Pedestrian accident deaths soared over 35% in 2022 in Kerala

Lack of safety measures and carelessness key contributing factors | Experts also point to unscientifically designed roads as a concern

Published: 03rd February 2023 07:52 AM  |   Last Updated: 03rd February 2023 07:52 AM   |  A+A-

​​Pedestrian accident deaths

Image used for representational purpose

Express News Service

KOCHI: Last October, a 61-year-old man died after being hit by a speeding private bus at Thoppumpady in Kochi. In December, a morning walker was killed after a speeding car mowed him down near Pothencode in Thiruvananthapuram. This week, a 43-year-old woman was run over by a bus while trying to cross the road in Kochi’s Lissie Junction.

These are not isolated cases, but are representative of the jump in pedestrian accident deaths in the state. According to data from the state crime records bureau, 1,117 pedestrians were killed in 1,115 accidents last year. Fatality numbers were over 35% higher from 2021 when 825 pedestrians were killed.

While pedestrian carelessness is cited as one of the major causes of accidents, the lack of safety measures, such as zebra crossings and footpaths, are also contributing factors. Moreover, the increase in incidents comes at a time when the state government is pumping large sums into road-safety projects.

“Shopkeepers and vendors have taken over footpaths. The recently renovated sidewalks in Kochi seem to have been built for parking and for shopkeepers to display their wares. With no other option, pedestrians are pushed onto the road. This will eventually lead to accidents,” says N Prathapan, a Kochi-based activist.

Prathapan, whose petition led to a High Court order to remove encroachments, is also planning to file a contempt of court case against the police and Kochi corporation for failing to follow up on the ruling.

B J Antony, former Ernakulam RTO, said the rights of pedestrians are hardly taken into consideration while constructing or revamping roads.

“The Kerala Road Safety Authority (KRSA) and its district road safety council are almost dysfunctional. Though the government appointed the officials nearly a decade ago, no new appointments have been made since. They are still ‘old school’. New designs have to be formulated, and plans have to be implemented to make the roads pedestrian-friendly,” he said.  As per MVD statistics, each year, over seven lakh vehicles are added to the roads. “The government, however, is not ready to consider this aspect,” he said.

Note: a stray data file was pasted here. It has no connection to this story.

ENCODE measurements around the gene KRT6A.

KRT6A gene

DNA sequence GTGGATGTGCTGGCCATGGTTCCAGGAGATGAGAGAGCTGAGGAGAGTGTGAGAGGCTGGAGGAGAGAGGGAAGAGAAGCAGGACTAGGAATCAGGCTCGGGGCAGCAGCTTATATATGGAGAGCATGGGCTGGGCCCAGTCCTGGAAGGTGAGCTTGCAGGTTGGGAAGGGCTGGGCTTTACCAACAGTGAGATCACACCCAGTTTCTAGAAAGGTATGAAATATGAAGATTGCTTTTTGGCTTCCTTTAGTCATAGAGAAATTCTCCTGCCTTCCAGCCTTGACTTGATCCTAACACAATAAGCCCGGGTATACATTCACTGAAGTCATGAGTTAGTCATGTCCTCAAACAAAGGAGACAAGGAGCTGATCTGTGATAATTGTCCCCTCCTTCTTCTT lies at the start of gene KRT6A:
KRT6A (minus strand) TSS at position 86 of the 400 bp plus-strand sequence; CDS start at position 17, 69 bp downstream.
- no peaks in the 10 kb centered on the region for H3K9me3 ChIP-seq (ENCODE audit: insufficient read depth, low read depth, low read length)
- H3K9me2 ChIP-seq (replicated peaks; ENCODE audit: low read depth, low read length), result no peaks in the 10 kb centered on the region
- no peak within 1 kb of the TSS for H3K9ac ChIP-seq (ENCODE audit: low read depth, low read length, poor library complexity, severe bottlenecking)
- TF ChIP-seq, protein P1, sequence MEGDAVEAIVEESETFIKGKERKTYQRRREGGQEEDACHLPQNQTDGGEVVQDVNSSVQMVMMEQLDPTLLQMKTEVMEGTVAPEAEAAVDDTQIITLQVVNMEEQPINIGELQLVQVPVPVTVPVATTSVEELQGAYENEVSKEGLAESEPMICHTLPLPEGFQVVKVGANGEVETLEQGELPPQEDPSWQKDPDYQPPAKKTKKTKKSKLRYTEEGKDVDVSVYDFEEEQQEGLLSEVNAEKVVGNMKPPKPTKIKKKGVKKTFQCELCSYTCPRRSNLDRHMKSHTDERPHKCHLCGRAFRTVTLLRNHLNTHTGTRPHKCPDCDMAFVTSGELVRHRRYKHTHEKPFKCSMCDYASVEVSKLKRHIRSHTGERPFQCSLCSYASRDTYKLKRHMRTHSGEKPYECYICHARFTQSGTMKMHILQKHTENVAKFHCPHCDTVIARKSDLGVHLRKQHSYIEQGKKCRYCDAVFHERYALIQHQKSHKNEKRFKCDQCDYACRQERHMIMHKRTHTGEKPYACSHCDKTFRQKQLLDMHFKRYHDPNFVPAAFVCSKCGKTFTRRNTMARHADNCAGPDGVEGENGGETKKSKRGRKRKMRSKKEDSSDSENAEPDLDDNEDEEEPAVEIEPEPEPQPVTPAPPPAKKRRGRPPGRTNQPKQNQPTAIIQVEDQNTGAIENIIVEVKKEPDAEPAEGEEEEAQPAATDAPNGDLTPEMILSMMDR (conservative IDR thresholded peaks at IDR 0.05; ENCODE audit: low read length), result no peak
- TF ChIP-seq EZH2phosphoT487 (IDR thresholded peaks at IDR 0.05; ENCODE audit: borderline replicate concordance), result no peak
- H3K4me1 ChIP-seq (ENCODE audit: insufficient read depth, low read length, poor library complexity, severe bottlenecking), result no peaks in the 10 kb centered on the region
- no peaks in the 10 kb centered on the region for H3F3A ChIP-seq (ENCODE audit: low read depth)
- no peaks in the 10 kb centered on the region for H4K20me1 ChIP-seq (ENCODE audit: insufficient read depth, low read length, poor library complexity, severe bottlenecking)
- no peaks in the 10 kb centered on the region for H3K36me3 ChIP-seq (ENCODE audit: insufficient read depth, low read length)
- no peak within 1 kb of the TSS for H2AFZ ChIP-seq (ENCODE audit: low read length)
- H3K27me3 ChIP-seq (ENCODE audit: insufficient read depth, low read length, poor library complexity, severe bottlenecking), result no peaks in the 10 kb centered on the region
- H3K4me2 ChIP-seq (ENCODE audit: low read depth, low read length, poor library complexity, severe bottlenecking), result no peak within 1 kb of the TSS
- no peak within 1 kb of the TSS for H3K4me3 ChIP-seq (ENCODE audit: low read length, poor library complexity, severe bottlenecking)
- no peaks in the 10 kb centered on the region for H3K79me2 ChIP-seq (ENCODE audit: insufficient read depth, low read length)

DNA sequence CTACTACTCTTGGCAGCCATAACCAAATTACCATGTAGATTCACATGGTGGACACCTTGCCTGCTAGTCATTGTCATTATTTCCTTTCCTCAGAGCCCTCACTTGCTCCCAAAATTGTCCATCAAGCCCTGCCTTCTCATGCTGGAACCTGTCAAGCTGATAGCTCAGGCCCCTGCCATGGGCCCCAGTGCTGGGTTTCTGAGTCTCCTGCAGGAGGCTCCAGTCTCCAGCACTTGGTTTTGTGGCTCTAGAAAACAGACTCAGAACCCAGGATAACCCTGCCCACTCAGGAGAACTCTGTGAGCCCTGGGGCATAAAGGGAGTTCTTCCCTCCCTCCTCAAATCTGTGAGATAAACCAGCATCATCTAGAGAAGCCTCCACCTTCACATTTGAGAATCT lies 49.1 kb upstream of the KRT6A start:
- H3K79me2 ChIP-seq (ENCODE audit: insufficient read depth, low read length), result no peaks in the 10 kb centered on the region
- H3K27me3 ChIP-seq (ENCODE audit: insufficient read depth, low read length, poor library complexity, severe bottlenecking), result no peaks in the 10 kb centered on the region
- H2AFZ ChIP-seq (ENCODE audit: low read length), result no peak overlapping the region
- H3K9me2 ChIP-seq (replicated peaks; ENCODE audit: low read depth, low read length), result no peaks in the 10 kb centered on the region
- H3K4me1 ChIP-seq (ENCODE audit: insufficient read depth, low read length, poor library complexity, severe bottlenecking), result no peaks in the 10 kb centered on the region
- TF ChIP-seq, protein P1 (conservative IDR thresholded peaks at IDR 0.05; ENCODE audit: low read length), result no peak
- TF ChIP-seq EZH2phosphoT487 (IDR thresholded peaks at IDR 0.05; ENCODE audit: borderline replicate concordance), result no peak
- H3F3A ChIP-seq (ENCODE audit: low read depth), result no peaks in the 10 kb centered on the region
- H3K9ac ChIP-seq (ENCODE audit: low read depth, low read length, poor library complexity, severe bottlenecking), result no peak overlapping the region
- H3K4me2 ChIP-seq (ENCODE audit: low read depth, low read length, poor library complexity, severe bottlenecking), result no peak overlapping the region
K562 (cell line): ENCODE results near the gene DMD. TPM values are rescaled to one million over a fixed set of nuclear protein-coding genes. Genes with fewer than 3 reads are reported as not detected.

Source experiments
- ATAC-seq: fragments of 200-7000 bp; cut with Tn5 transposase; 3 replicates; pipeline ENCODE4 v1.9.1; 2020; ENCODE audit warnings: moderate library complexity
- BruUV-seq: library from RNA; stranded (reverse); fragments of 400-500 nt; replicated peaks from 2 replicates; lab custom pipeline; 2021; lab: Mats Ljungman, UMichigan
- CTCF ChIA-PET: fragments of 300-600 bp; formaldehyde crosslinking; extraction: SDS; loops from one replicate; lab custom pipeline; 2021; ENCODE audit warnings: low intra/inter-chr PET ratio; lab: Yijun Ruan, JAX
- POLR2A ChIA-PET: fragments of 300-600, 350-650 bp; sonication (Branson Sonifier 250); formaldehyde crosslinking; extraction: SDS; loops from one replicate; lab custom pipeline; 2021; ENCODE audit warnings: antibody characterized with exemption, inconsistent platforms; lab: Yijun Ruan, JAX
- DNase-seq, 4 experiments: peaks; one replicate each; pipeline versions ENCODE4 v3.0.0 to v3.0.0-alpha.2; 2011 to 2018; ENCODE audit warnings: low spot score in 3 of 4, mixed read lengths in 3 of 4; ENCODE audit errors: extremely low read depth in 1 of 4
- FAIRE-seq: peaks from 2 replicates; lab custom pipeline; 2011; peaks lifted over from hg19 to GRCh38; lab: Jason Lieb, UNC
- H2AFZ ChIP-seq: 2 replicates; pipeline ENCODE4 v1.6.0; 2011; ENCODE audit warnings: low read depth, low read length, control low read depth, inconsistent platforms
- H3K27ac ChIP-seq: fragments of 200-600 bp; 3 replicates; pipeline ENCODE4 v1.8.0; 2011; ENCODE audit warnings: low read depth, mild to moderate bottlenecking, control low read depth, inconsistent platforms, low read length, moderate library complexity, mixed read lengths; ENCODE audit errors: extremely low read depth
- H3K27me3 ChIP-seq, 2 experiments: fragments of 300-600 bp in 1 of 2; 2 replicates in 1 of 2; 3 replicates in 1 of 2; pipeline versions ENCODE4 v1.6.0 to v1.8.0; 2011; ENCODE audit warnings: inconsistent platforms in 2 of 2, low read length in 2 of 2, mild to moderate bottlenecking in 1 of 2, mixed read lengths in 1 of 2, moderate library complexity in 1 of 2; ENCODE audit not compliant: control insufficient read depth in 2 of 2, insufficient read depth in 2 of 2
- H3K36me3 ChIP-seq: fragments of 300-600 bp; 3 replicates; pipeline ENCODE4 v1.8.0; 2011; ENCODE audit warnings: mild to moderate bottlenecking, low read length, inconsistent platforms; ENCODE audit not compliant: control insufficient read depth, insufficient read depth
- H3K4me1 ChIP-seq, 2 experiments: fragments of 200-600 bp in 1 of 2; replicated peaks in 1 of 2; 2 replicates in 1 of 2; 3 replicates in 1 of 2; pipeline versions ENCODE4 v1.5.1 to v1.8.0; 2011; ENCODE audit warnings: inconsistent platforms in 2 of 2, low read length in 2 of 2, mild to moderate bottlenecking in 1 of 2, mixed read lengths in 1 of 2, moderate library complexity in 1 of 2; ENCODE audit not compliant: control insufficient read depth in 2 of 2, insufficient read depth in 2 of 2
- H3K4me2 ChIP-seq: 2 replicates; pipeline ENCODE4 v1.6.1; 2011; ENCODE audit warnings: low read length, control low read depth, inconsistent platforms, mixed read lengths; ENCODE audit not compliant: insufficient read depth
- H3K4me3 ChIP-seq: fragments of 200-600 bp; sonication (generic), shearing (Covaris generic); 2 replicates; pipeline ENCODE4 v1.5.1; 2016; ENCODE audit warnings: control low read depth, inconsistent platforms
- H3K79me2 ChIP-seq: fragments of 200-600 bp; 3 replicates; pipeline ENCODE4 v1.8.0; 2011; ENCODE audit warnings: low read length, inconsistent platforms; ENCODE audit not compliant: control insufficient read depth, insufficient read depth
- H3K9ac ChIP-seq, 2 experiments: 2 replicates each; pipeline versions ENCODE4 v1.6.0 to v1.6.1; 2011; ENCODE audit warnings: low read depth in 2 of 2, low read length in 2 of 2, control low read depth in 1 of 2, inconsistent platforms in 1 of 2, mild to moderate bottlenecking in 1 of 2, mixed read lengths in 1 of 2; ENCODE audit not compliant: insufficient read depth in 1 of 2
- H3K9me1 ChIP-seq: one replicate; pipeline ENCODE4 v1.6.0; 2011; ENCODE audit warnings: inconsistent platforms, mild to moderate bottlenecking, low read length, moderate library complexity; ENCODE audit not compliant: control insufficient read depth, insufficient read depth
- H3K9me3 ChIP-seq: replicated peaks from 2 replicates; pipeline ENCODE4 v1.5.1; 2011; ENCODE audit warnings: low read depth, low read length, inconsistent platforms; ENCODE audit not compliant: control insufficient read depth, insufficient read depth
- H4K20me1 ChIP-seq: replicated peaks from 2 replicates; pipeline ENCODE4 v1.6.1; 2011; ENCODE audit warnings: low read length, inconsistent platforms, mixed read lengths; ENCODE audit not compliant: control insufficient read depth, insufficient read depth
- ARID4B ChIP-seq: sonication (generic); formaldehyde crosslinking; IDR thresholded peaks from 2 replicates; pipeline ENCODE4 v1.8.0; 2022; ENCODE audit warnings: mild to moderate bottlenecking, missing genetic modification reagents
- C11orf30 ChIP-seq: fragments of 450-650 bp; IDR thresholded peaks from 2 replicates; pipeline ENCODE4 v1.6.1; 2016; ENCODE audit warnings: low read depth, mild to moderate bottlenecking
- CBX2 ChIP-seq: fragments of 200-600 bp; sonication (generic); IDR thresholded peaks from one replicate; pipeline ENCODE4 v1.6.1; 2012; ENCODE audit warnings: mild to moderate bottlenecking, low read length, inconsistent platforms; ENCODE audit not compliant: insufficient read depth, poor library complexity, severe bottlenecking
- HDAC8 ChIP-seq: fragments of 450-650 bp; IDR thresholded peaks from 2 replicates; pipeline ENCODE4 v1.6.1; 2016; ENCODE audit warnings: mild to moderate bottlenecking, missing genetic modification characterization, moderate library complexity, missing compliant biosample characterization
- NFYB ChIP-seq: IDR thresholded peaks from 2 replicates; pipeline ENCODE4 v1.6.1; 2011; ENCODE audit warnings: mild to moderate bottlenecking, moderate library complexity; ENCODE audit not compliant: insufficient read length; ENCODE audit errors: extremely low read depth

“Incidents of food poisoning and accidents spur discussions. However, when pedestrians are involved in accidents on a daily basis, authorities are unconcerned. No serious discussions take place. Road construction in the state is yet to give importance to the design aspect. Accidents will continue unabated if nothing changes,” said D Dhanuraj, chairman of the Centre for Public Policy Research (CPPR), a think tank based in Kochi.

Meanwhile, T Elangovan, executive director of the KRSA, said the government is trying to reduce accidents involving pedestrians.

“When we looked at total accidental deaths in the state since 2017, nearly 32% of those involved were pedestrians. But the trend declined to 24% last year. Our plan is to bring this to 10%. Awareness campaigns are the only thing that we can do now. We have also started a safe campus programme to provide awareness to students. Road safety will soon be included in the school curriculum. We are also planning to start an awareness programme with the help of NSS and NCC volunteers of schools and colleges,” he added.


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